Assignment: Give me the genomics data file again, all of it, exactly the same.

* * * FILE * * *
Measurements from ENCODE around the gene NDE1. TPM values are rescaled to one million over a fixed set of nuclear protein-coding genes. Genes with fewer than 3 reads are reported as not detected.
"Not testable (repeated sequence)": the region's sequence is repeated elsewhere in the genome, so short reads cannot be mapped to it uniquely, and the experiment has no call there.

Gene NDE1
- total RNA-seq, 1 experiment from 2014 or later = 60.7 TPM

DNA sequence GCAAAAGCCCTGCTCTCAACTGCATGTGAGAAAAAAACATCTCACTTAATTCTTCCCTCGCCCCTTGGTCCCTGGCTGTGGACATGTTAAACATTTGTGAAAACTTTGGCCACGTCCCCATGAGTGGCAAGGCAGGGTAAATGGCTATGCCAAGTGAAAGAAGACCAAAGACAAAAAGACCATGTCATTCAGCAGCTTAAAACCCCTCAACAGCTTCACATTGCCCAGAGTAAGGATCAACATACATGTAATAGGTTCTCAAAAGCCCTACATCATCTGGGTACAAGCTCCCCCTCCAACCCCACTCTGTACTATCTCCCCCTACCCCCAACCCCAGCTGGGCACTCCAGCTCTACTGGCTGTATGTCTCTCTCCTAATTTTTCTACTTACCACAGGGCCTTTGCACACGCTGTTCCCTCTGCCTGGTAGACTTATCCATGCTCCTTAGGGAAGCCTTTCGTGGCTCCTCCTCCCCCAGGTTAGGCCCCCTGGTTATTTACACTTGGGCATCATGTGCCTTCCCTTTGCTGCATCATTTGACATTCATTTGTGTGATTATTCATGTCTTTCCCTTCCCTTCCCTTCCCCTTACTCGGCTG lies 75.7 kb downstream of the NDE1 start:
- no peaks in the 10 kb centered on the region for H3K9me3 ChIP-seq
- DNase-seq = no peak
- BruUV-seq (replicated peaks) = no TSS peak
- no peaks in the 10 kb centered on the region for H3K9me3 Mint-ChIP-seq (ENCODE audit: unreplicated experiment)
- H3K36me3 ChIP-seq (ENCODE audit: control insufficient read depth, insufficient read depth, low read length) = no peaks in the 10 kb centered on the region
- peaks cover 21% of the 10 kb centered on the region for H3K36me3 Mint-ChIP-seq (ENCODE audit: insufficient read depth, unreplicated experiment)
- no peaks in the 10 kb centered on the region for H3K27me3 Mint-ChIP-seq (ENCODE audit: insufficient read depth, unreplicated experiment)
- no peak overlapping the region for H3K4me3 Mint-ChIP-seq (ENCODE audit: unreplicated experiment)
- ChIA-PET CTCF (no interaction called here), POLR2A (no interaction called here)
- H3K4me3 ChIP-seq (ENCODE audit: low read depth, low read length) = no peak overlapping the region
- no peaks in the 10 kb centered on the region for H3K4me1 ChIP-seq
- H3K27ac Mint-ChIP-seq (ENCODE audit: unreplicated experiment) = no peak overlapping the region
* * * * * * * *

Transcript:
Measurements from ENCODE around the gene NDE1. TPM values are rescaled to one million over a fixed set of nuclear protein-coding genes. Genes with fewer than 3 reads are reported as not detected.
"Not testable (repeated sequence)": the region's sequence is repeated elsewhere in the genome, so short reads cannot be mapped to it uniquely, and the experiment has no call there.

Gene NDE1
- total RNA-seq, 1 experiment from 2014 or later = 60.7 TPM

DNA sequence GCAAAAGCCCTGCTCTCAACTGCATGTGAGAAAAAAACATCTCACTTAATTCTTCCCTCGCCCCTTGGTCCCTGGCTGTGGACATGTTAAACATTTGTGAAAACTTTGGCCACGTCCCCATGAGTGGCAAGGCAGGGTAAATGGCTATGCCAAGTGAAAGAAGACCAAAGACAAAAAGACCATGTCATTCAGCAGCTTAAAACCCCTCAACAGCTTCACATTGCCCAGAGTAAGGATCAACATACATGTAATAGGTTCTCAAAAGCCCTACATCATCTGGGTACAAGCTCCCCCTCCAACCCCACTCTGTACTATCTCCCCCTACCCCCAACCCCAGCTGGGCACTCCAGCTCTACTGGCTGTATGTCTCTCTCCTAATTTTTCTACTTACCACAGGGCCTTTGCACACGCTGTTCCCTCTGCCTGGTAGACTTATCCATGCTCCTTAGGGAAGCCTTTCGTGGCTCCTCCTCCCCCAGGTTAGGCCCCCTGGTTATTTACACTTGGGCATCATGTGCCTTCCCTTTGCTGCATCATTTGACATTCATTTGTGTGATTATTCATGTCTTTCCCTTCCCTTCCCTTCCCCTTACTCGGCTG lies 75.7 kb downstream of the NDE1 start:
- no peaks in the 10 kb centered on the region for H3K9me3 ChIP-seq
- DNase-seq = no peak
- BruUV-seq (replicated peaks) = no TSS peak
- no peaks in the 10 kb centered on the region for H3K9me3 Mint-ChIP-seq (ENCODE audit: unreplicated experiment)
- H3K36me3 ChIP-seq (ENCODE audit: control insufficient read depth, insufficient read depth, low read length) = no peaks in the 10 kb centered on the region
- peaks cover 21% of the 10 kb centered on the region for H3K36me3 Mint-ChIP-seq (ENCODE audit: insufficient read depth, unreplicated experiment)
- no peaks in the 10 kb centered on the region for H3K27me3 Mint-ChIP-seq (ENCODE audit: insufficient read depth, unreplicated experiment)
- no peak overlapping the region for H3K4me3 Mint-ChIP-seq (ENCODE audit: unreplicated experiment)
- ChIA-PET CTCF (no interaction called here), POLR2A (no interaction called here)
- H3K4me3 ChIP-seq (ENCODE audit: low read depth, low read length) = no peak overlapping the region
- no peaks in the 10 kb centered on the region for H3K4me1 ChIP-seq
- H3K27ac Mint-ChIP-seq (ENCODE audit: unreplicated experiment) = no peak overlapping the region